CJR: Your end-of-the-year memo seemed much more negative towards Facebook than in the past. For example, you talked about how you think they need to pay media companies more for their content.

Peretti“When it comes to monetizing video, I think YouTube is doing a pretty good job of it. In Facebook’s case, there has been a lot of thought that in the future they might do a better job, but right now they’re not doing a great job. There’s a certain length of time you can wait for that future to arrive, and I think they need to accelerate that. Basically they have taken the approach that they will share money with our partners on new services, maybe Watch or Instant Articles, but they aren’t sharing on the main news feed, where they’re really good at generating revenue. Instant Articles is fine, it’s meaningful for us, but it’s still not a good enough product to support news, it’s still not paying enough to fund journalism. My main criticism of Facebook is they have done lot of experiments, but they’re making gobs and gobs of money on news feed, and their partners are providing a large chunk of that content, but that’s the one place where they’re not sharing revenue.”

CJR: Other than being a benefit for media companies who need more revenue, what would paying media companies do for Facebook?

Peretti: “I think it actually would be good for Facebook. If I were running Facebook, I’d want to be able to influence the news feed not just through traffic but also through money. If you want to get rid of fake news or sensationalistic content or whatever it is, the best way to influence the content that’s there and shape it in a positive way would be to say I am going to reward content with traffic — which they already do — but I’m also going to reward it with revenue. Those two things together would allow for an economic model that would give them some control over the news feed, but without that it’s very hard for them to control what’s in it. You can’t control random people who post things, and you don’t have much control over news companies if you’re not paying them anything. The reason cable operators paid for content was they wanted media companies to invest in better content so more people would sign up for cable.”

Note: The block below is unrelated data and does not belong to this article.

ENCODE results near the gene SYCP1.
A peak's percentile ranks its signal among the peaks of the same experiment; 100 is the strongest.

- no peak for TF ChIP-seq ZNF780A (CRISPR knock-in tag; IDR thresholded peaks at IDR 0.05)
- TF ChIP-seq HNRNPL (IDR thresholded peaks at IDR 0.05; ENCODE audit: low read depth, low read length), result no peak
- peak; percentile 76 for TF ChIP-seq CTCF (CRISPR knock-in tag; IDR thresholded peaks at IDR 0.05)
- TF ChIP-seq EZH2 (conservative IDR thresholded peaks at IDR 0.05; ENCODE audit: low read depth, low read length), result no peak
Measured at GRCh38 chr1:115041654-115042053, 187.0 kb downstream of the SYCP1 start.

CJR: You said in the past that BuzzFeed’s strategy was “fishing for eyeballs in other people’s streams,” an approach that seemed to be based primarily on Facebook. But in your latest memo you seemed to be moving away from that.

Peretti: “I don’t think our strategy has changed so much as we’ve added to it. We started as a website, with native advertising as the main goal, we were much more vertically integrated, so we made our own ad products and so on. Then we shifted to a model where we wanted to be distributed, to make content that could be consumed all across the web, including on our own site. Then we had a lot of success reaching a huge audience across these platforms, so the next evolution of that strategy is to say, okay, we should focus on using that reach to build all these strong brands like Tasty and Goodful and BuzzFeed News, and then generate revenue in multiple ways from those brands. A vertically integrated company often will have one source of revenue, but for a company that’s distributing across many different platforms it makes more sense to have multiple revenue sources, because maybe you make money one way with Snapchat, maybe a different way on YouTube, maybe a different way on Facebook.”

CJR: There were a number of reports that BuzzFeed missed its revenue targets for 2017 by as much as 20 percent–is that true? And were the layoffs primarily an attempt to cut costs?

Peretti: “We had another year of growth in 2017, but we’re always trying to grow more and faster. I would say we had a good year but not a great year. What we saw was that growth was faster than expected in some areas, so what we did at the end of year was we restructured to focus on the areas where we were seeing lot of growth, like show development, commerce, programmatic, turnkey ad products and so on. The UK was a bit of a different situation, it was a tough business climate, and we invested more than we should have earlier than we should have.”

CJR: What were some of the things that didn’t work well in 2017?